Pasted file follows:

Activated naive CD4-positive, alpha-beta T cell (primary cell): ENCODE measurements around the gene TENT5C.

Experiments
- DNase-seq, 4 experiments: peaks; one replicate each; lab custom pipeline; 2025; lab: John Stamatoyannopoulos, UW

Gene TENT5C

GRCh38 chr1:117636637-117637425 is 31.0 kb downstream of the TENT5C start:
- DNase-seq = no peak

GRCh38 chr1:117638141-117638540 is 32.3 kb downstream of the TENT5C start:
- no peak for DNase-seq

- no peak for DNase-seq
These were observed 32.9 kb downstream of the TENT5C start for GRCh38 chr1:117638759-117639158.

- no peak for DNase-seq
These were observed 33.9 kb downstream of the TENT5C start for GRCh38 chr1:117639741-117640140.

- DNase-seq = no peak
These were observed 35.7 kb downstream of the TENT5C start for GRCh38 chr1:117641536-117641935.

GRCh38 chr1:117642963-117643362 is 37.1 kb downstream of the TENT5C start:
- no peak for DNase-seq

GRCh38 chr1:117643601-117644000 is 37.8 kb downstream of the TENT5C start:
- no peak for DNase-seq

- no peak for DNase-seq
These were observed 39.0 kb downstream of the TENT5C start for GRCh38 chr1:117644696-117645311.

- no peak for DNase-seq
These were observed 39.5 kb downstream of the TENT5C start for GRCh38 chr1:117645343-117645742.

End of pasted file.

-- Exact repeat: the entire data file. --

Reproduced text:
Activated naive CD4-positive, alpha-beta T cell (primary cell): ENCODE measurements around the gene TENT5C.

Experiments
- DNase-seq, 4 experiments: peaks; one replicate each; lab custom pipeline; 2025; lab: John Stamatoyannopoulos, UW

Gene TENT5C

GRCh38 chr1:117636637-117637425 is 31.0 kb downstream of the TENT5C start:
- DNase-seq = no peak

GRCh38 chr1:117638141-117638540 is 32.3 kb downstream of the TENT5C start:
- no peak for DNase-seq

- no peak for DNase-seq
These were observed 32.9 kb downstream of the TENT5C start for GRCh38 chr1:117638759-117639158.

- no peak for DNase-seq
These were observed 33.9 kb downstream of the TENT5C start for GRCh38 chr1:117639741-117640140.

- DNase-seq = no peak
These were observed 35.7 kb downstream of the TENT5C start for GRCh38 chr1:117641536-117641935.

GRCh38 chr1:117642963-117643362 is 37.1 kb downstream of the TENT5C start:
- no peak for DNase-seq

GRCh38 chr1:117643601-117644000 is 37.8 kb downstream of the TENT5C start:
- no peak for DNase-seq

- no peak for DNase-seq
These were observed 39.0 kb downstream of the TENT5C start for GRCh38 chr1:117644696-117645311.

- no peak for DNase-seq
These were observed 39.5 kb downstream of the TENT5C start for GRCh38 chr1:117645343-117645742.